Scholars were "holy men" who were usually wandering around the cities in small groups during the Third Crusade, deep in prayer. In Jerusalem and Damascus they were Muslim ascetics and wore turbans. In Acre they were Christian monks and wore hoods.
Altaïr Ibn-La'Ahad took advantage of the similarities between the Assassin robes and the scholars' garb to confuse guards. He could also encourage the appearance of additional groups of scholars in and around cities by saving male citizens in distress.
If Altaïr blended with the scholars, they would walk in a diamond formation around him. This shielded Altaïr being seen from all directions, and like this the scholars could assist Altaïr in two different ways.
Each of the three large cities' entrances and some paths to restricted areas within them were blocked by a phalanx of guards, who would push Altaïr away if he tried to enter. Scholars were usually situated near them, allowing Altaïr to easily enter the restricted area without alarming anyone and starting a fight by joining them. The reason for this was that guards allowed scholars to pass by unchallenged, granting Altaïr easy access without climbing buildings or fighting.
If Altaïr was being chased by guards and managed to break their line of sight, he could blend in with the scholars and trick the guards into thinking he had disappeared. To do this, Altaïr moved to the center of the group and began walking with them, lowering his head and clasping his hands to appear as if he was praying.
If Altaïr was outside the guards' line of sight when he began blending with the scholars, the guards would give up on the chase after a few moments. However, if Altaïr could still be seen by the guards and he attempted to approach a group of scholars, they would stop their prayers and flee in terror, breaking their formation.
The Saracen leader Salāḥ ad-Dīn had encouraged scholars to visit and spend time in the cities of Damascus and Jerusalem, which was presumably why the city guards always allowed them, and by extension Altaïr, to pass through the city gates unhindered.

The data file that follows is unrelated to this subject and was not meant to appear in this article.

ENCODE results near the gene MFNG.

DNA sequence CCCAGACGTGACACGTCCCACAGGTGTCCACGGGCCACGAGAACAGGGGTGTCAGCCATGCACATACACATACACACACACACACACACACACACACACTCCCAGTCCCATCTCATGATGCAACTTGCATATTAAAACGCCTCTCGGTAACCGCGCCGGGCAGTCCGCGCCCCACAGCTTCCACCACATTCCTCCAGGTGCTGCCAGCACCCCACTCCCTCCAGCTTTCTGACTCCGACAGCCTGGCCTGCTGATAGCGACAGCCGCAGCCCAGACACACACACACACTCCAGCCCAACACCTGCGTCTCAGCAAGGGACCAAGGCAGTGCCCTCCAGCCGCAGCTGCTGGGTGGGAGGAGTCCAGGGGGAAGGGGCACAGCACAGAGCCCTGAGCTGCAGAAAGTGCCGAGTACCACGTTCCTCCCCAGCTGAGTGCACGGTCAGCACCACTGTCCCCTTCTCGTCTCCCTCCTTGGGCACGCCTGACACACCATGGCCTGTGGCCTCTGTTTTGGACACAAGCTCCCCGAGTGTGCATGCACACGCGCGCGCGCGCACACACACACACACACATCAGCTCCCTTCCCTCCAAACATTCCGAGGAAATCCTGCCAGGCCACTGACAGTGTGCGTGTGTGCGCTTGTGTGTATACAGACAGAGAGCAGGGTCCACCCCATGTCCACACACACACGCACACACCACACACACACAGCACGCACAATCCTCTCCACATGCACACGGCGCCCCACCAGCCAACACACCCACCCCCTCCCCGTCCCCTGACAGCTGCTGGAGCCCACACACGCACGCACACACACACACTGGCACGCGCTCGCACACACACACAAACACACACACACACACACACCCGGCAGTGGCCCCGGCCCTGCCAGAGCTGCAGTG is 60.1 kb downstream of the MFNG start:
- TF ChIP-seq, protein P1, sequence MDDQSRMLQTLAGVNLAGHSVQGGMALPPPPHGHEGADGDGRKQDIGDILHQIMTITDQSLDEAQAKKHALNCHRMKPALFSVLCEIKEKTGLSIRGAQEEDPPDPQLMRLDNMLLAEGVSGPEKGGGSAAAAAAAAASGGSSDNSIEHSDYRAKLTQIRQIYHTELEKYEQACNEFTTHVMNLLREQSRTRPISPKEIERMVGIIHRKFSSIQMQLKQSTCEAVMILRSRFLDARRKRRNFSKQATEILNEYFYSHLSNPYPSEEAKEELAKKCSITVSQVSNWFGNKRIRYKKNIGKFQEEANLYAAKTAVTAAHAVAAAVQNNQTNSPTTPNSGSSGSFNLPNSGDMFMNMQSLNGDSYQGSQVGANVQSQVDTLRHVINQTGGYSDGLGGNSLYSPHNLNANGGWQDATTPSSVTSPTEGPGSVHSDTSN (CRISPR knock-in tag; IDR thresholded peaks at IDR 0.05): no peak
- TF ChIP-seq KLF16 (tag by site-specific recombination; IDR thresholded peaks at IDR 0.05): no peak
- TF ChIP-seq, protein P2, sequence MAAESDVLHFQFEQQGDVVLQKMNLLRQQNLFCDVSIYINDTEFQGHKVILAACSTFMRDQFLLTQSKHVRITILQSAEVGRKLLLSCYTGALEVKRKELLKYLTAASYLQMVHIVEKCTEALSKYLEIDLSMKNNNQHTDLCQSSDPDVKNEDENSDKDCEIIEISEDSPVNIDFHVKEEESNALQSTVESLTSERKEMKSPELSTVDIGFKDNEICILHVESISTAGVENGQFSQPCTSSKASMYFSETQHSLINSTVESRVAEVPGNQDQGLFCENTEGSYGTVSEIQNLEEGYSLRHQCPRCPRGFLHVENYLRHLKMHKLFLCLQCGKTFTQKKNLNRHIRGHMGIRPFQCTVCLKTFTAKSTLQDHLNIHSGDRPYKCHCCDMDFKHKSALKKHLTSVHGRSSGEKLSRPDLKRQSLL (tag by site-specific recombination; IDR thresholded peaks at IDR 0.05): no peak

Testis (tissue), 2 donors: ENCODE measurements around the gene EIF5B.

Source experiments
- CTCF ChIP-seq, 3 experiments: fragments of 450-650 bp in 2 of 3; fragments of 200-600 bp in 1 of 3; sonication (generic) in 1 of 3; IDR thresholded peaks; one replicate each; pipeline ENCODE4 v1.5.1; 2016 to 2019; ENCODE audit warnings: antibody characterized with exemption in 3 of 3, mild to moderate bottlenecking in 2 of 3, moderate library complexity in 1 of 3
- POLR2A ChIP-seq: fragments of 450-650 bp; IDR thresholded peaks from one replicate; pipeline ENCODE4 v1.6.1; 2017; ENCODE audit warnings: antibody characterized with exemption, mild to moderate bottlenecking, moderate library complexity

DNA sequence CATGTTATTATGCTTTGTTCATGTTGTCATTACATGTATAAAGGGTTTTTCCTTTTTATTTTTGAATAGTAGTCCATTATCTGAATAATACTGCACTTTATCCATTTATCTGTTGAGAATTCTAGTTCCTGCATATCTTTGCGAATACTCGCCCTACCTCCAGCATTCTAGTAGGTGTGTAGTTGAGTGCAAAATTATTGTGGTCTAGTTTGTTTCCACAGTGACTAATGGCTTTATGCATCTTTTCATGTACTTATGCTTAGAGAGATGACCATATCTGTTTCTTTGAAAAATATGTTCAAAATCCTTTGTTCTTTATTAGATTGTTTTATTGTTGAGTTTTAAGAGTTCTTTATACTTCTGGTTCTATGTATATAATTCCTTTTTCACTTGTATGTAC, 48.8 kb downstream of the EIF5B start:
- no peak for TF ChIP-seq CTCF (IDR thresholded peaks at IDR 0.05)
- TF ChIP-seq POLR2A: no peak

Sibrand, leader of the Knights Teutonic as well as a member of the Templars, caught onto Altaïr's method of blending in with the scholars and publicly maltreated and murdered a Christian scholar, accusing the man of working with the Assassins. The scholar's body was then dumped into the sea.
While in Cyprus, Altaïr was unable to blend in several areas without any scholars, such as Limassol, Kantara Castle, Buffavento Castle, Saint Hilarion Castle and the Archive, as the presence of a lone "scholar" caused suspicion.
Centuries later, Christian monks could occasionally be found wandering the streets and countrysides in Renaissance Italy, such as within the Monte Oliveto Maggiore monastery. Although Ezio Auditore da Firenze was able to blend with any crowd, an incident reminiscent of scholars occurred in 1497, wherein he blended with a group of monks in order to pass through a guarded city gate and access Florence during the Bonfire of the Vanities.
- An achievement could be obtained by blending with scholars 20 times.
- Altaïr could not normally kill scholars using any weapons; however, throwing them into water would cause them to drown.
- Assassin's Creed (first appearance)
- Assassin's Creed: Altaïr's Chronicles
- Assassin's Creed: Bloodlines
- Assassin's Creed II – Bonfire of the Vanities
- Assassin's Creed: The Secret Crusade